Updated: Sep 14
This is a postdoc position working as part of a unique exciting collaboration bridging the McElvaney Laboratory at Beaumont Hospital (www.rcsi.com/people/profile/gmcelvaney) and the Curtis Clock Laboratory (www.curtisclocklab.com) at St Stephens Green.
This position will provide an unparalleled opportunity to conduct cutting edge fundamental immunobiology research as it relates to respiratory disease.
Prof. McElvaney is a world leader in the field of alpha-1 antitrypsin (AAT) deficiency, which is characterised by mutations in the SERPINA1 gene. Ireland has one of the highest prevalence of mutations in this gene. AAT deficiency is associated with a substantially increased risk in the development of pulmonary emphysema and chronic obstructive pulmonary disease (COPD) for individuals in their 30s and 40s even in never smokers. Through the Alpha-1 Foundation in Ireland, its detection programme and registry, Prof. McElvaney cares for and thus has access to both patients and their families across Ireland. This provides an unparalleled opportunity to access valuable clinical samples in order to understand this disease and uncover new targets for treatments.
Most studies to date on AAT deficiency have focused on neutrophils, as AAT can inhibit destructive proteases released from neutrophils in the lungs. Monocytes and macrophages can also produce AAT and are likely conditioned by circulating levels of AAT. However, the impact of AAT deficiency in terms of monocyte and macrophage function in the lung has largely been ignored. This is unfortunate as it is clear that dysregulated macrophages in the lung are driving the pathology of COPD. Therefore, this project will comprehensively investigate the impact of AAT deficiency on monocytes and macrophage inflammatory pathways in humans.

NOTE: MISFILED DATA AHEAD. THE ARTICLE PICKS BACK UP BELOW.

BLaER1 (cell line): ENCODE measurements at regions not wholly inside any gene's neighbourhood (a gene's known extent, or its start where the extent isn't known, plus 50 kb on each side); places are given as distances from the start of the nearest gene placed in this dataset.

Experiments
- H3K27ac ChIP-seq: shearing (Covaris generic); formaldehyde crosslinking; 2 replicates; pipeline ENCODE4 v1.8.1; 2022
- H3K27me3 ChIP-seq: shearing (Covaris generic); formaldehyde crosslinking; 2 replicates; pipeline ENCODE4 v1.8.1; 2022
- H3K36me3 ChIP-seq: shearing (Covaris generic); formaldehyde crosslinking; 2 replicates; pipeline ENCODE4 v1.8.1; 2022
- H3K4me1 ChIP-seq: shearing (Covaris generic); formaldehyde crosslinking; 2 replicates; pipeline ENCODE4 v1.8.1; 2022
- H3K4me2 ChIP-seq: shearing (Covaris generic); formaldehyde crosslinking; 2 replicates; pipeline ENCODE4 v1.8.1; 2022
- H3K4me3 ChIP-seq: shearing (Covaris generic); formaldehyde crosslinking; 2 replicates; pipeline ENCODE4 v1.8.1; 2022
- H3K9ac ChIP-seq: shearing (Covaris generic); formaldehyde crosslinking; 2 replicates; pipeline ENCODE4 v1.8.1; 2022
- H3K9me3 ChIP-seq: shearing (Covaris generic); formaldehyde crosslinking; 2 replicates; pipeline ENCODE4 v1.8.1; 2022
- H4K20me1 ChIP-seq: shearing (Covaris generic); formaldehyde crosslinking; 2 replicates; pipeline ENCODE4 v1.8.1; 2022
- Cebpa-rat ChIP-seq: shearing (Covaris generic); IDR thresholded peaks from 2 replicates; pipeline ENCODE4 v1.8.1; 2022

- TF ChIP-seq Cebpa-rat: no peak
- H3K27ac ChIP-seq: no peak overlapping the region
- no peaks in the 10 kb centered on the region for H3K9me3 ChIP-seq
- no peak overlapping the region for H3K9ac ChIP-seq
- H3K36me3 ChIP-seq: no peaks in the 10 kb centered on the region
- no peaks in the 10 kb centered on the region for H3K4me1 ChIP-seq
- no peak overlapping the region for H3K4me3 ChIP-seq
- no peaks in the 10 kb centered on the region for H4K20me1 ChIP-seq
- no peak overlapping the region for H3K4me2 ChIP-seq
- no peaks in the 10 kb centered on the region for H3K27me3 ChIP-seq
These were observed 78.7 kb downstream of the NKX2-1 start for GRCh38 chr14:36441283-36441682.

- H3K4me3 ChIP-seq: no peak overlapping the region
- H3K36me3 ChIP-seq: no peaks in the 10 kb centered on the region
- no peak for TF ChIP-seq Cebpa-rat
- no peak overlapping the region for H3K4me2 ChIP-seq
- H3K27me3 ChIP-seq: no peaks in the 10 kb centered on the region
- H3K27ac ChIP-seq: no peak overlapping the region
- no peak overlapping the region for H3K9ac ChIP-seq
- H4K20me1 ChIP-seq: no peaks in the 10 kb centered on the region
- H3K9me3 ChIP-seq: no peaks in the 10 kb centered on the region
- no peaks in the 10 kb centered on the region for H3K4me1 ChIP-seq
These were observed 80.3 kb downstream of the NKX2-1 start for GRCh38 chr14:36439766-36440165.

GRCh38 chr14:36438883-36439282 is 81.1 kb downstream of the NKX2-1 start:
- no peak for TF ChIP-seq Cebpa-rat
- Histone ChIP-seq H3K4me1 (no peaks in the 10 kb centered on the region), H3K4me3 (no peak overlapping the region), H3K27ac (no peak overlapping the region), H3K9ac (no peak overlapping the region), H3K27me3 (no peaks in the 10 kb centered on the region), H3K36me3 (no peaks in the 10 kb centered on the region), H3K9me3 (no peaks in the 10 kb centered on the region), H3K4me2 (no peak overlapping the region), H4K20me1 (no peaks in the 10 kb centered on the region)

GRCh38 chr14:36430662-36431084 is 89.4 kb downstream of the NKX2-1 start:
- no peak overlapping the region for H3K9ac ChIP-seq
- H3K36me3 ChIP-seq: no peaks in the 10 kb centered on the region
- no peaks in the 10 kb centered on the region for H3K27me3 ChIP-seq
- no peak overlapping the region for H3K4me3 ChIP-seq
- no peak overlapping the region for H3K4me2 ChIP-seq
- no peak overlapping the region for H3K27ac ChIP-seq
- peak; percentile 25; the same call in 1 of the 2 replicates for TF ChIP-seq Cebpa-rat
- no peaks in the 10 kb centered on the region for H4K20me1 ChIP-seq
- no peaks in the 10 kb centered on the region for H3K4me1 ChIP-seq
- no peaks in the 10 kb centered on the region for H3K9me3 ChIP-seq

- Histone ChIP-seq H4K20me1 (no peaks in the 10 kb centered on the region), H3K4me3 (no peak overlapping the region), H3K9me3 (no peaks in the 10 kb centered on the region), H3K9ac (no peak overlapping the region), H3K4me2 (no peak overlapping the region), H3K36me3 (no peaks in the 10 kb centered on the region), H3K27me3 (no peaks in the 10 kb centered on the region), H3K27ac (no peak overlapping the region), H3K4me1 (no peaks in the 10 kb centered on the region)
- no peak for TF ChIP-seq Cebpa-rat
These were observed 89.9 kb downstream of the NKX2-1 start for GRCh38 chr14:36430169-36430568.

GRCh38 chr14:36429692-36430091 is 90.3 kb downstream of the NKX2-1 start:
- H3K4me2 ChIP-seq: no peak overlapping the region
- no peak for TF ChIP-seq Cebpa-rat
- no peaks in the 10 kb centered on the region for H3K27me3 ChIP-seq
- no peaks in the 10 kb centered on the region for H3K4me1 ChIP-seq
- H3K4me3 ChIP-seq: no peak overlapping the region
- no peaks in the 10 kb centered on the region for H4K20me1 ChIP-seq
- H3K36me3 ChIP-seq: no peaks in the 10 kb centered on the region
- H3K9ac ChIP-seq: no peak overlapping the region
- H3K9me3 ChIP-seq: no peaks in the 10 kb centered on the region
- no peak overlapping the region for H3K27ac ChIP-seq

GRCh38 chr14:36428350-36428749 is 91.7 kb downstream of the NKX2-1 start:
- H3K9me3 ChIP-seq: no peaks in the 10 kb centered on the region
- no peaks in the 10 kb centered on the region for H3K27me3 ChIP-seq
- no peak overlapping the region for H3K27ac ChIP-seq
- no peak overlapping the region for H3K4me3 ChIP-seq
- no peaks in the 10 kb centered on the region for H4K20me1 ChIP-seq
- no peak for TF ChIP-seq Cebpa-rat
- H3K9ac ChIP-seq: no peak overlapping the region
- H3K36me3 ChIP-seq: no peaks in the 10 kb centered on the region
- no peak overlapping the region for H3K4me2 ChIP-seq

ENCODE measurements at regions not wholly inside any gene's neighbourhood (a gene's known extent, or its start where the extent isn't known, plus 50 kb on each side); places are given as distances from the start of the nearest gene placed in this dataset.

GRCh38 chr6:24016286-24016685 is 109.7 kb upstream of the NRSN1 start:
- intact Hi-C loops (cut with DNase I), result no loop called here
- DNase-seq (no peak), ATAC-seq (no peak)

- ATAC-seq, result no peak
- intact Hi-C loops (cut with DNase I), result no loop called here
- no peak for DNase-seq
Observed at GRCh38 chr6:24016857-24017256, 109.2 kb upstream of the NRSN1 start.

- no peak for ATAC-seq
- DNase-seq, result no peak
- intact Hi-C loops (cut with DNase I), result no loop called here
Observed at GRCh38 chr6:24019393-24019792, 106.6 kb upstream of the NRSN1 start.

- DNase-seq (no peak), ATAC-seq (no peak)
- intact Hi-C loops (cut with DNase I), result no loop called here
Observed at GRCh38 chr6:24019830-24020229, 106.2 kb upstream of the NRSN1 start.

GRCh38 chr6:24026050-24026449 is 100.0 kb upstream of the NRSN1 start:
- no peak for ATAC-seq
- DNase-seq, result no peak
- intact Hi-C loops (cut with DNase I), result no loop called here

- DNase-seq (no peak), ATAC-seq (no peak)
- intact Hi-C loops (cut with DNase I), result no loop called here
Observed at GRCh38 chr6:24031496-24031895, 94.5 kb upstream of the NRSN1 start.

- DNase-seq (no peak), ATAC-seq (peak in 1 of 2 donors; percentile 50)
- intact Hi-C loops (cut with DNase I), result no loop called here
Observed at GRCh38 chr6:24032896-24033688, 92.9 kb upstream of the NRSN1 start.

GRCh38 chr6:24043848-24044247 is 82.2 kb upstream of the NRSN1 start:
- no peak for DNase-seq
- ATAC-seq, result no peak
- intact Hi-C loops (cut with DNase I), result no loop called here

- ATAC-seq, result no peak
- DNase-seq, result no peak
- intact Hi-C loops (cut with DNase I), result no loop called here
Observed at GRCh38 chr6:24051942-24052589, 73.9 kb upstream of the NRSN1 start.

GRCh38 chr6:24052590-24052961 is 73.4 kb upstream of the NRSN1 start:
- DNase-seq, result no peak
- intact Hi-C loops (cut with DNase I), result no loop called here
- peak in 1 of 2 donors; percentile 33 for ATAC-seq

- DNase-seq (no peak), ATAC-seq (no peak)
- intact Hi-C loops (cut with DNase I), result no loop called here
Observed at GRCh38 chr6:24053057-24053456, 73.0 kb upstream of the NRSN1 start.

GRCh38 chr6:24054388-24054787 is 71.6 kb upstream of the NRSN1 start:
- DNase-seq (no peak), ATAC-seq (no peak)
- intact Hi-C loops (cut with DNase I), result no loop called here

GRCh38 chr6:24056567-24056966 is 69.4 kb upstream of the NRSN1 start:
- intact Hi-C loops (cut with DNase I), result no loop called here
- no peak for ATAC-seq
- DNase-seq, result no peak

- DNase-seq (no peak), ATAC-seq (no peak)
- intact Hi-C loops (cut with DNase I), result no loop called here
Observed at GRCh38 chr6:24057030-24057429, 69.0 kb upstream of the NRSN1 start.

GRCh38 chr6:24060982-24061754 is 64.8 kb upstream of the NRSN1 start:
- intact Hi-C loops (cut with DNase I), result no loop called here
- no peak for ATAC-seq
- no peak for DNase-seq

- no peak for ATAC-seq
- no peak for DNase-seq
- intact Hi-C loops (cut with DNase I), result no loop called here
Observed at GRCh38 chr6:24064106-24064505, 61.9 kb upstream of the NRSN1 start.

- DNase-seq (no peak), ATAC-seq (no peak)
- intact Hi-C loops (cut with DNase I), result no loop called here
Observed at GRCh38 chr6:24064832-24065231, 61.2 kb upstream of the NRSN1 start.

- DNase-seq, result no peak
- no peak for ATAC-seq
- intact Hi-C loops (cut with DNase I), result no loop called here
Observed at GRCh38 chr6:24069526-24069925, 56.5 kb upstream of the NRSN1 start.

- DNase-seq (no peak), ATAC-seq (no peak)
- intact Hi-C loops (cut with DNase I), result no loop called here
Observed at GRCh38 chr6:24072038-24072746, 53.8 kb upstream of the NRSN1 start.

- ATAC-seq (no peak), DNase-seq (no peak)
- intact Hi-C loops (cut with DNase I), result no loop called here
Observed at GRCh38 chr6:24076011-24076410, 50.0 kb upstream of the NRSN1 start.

This post will synergise the expertise of Prof. McElvaney and Dr. Curtis. Dr. Curtis is an expert in macrophage inflammation in particular the role which cellular metabolism also known as “immunometabolism” plays in driving inflammatory output. In addition to fully understanding the inflammatory signalling pathways which are dysregulated in this condition we will also investigate whether new immune-metabolic compounds might provide benefit. The successful candidate will have access to cutting-edge technologies such as an Agilent Seahorse Analyser, multiparametric flow cytometry and a number of “omics” approaches. The role is appointable on a full time basis.
There may be times when collection of clinical samples may occur outside normal working hours, but the candidate will be provided with significant flexibility regarding weekly work schedules and part time options may also be considered. The will be significant opportunity for the candidate to independently direct this project as results unfold.
Both laboratories strongly promote a culture of collaboration, inclusivity, diversity and equality, to ensure that all staff can reach their full potential.
Both groups have a significant record of publishing high impact papers and the candidate will be fully supported to apply for independent funding, should they wish to do so.
Status: Accepting applications.
Deadline: 30th September, 2021.
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